– The proper place to have the matter ventilated is in another place, and by members of the Public Accounts Committee there.
– I realize that, but if members of another place neglect their duty, that is no reason why I should. I have brought this matter up because I believe it should be ventilated, and though this may not be the proper place to deal with it, I hope it will be put right.
Proposed vote agreed to.
Prime Minister’s Department.
Proposed vote, £213,301.
SenatorFINDLEY (Victoria) [5.13]. - I should like to be furnished with some information with respect to the proposed vote for the Public Service Board. The amount voted last year for the central staff was £15,985, and the amount for this year, is £15,955. The salary of. the secretary and chief inspector is increased from £1,000 to £1,100. Last year there were two Public Service inspectors, now there are three, and their salaries total £2,447. Whilst there has been an addition to the staff of. the inspectors, there is- a reduction, of three in the number of clerks employed. I. should like the Minister to explain the reason for this reduction in the number of clerks and the increase in the number of inspectors. ‘
SenatorPEARCE (Western Australia - Minister for Home and Territories) [5.15]. - If the honorable senator will again study the division, he will see a footnote, which explains that there has been a rearrangement of the office as the result of a reclassification. The apparent increase in the number of inspectors is due to the fact that an officer who last year was an assistant inspector is now classified a Public Service inspector.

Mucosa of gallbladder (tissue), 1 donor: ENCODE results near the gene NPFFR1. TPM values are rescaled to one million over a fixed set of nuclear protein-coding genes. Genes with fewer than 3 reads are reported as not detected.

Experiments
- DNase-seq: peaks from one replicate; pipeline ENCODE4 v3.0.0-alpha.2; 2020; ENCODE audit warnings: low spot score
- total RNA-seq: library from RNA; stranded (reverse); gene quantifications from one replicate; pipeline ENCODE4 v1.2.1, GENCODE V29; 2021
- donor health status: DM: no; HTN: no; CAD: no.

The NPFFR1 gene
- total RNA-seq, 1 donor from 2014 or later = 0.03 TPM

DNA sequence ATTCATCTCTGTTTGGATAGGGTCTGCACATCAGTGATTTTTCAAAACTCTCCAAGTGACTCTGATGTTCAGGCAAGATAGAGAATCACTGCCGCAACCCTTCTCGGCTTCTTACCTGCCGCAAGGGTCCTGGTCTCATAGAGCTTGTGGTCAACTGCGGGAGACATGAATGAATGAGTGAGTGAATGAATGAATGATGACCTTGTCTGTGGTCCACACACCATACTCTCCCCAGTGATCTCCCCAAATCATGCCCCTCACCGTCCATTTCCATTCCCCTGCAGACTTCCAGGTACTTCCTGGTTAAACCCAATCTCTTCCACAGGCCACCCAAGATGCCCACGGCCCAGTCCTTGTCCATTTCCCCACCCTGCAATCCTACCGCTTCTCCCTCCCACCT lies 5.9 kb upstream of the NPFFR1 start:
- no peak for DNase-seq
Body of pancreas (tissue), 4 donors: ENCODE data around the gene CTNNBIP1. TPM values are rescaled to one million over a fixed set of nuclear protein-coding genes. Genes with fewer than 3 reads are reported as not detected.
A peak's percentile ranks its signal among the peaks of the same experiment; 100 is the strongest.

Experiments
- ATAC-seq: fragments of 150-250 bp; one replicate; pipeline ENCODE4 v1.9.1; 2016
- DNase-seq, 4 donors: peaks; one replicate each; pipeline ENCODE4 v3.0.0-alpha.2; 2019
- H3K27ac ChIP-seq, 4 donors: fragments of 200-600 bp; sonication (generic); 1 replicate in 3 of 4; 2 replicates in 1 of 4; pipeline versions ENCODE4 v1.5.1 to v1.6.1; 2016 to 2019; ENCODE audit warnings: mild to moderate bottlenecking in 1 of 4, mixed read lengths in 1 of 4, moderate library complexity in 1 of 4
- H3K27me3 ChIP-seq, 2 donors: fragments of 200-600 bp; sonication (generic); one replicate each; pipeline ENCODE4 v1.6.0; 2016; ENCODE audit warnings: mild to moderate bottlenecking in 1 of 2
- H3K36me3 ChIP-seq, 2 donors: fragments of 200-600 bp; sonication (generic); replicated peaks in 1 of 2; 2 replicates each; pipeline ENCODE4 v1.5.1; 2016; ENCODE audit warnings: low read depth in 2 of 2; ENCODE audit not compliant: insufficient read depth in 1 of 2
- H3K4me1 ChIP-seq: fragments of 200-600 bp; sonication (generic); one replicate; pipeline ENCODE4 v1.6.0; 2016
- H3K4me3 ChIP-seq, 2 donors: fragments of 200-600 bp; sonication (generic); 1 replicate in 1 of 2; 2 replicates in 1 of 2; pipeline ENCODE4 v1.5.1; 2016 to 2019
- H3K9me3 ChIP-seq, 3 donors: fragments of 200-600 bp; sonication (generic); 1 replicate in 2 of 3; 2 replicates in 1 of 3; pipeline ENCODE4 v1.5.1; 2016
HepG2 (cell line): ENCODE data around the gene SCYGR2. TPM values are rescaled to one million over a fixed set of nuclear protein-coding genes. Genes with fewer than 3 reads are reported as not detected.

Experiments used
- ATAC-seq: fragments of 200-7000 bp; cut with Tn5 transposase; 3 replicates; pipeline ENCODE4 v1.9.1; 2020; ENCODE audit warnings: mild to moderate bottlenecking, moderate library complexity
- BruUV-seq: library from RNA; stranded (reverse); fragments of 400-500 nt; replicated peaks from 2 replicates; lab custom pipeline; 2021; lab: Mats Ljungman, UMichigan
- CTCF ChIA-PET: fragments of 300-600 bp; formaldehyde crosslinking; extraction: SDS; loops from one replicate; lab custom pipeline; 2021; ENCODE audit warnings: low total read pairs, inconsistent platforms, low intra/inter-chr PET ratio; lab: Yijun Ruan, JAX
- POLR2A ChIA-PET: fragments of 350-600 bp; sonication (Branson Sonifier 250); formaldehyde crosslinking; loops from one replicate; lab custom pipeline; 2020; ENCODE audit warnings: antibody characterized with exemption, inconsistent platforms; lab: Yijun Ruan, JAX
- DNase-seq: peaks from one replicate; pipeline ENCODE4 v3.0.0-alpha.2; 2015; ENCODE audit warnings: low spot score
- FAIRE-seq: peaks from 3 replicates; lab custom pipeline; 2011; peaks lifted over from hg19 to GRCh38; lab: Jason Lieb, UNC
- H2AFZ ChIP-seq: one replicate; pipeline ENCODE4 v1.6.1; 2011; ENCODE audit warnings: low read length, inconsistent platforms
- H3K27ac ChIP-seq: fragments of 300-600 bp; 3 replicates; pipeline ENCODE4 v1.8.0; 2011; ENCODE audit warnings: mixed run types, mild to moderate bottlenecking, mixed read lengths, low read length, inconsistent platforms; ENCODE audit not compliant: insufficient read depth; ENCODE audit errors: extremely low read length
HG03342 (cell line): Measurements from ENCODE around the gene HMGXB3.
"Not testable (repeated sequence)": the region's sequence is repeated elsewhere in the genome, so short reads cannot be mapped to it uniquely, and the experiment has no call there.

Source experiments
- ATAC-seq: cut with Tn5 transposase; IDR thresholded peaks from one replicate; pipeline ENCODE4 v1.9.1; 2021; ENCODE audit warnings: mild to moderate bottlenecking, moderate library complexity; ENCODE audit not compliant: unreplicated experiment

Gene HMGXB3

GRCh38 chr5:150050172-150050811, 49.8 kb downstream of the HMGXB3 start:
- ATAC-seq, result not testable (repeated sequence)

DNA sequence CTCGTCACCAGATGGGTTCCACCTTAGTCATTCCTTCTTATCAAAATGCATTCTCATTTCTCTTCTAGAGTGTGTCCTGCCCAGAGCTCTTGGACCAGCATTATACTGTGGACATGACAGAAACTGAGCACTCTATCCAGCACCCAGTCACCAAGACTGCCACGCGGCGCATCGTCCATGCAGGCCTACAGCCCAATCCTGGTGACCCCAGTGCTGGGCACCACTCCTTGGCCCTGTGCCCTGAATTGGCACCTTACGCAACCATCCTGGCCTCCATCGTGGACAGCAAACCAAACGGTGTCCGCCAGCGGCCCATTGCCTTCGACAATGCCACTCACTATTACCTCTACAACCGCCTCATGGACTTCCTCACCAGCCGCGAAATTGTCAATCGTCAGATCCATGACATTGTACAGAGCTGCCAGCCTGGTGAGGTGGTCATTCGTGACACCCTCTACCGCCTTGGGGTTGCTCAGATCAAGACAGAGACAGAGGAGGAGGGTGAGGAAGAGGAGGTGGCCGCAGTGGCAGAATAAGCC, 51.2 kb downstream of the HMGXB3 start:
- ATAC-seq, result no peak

.- I desire to bring under the notice of the Minister the action of a’ number of employees of the Post and Telegraph Department in Queensland during the recent elections. At the outset I should like to say quite frankly that I recognize and willingly concede to every individual in the Public Service full liberty to exercise the franchise, and through party organizations to advance the interests of any candidates, provided, of course, the routine work of the various departments is not interfered with in any way. I have been informed that at a meeting of the executive of one of the professional officers’ associations in Queensland, funds were voted for the purpose of furthering the interests of the Labour candidates. Several members of the- association were very indignant at the action of- the executive, not necessarily, because they did not agree with the executive, but because they had not been invited to express their opinion. I understand that prior to polling day a telegram of SO words was sent by an officer of the Post and Telegraph Department in. Brisbane to practically every post office in Queensland urging employees who were members, of the organization to work and vote for candidates representing the Labour party. This statement should be investigated. I should like to know if the Minister will issue instructions for a complete inquiry into all the circumstances. I believe that the Deputy Postmaster-General in Brisbane is in a position to say a good deal about the matter. The Minister should ascertain if the telegrams were paid for as ordinary messages or whether they were sent at Government expense.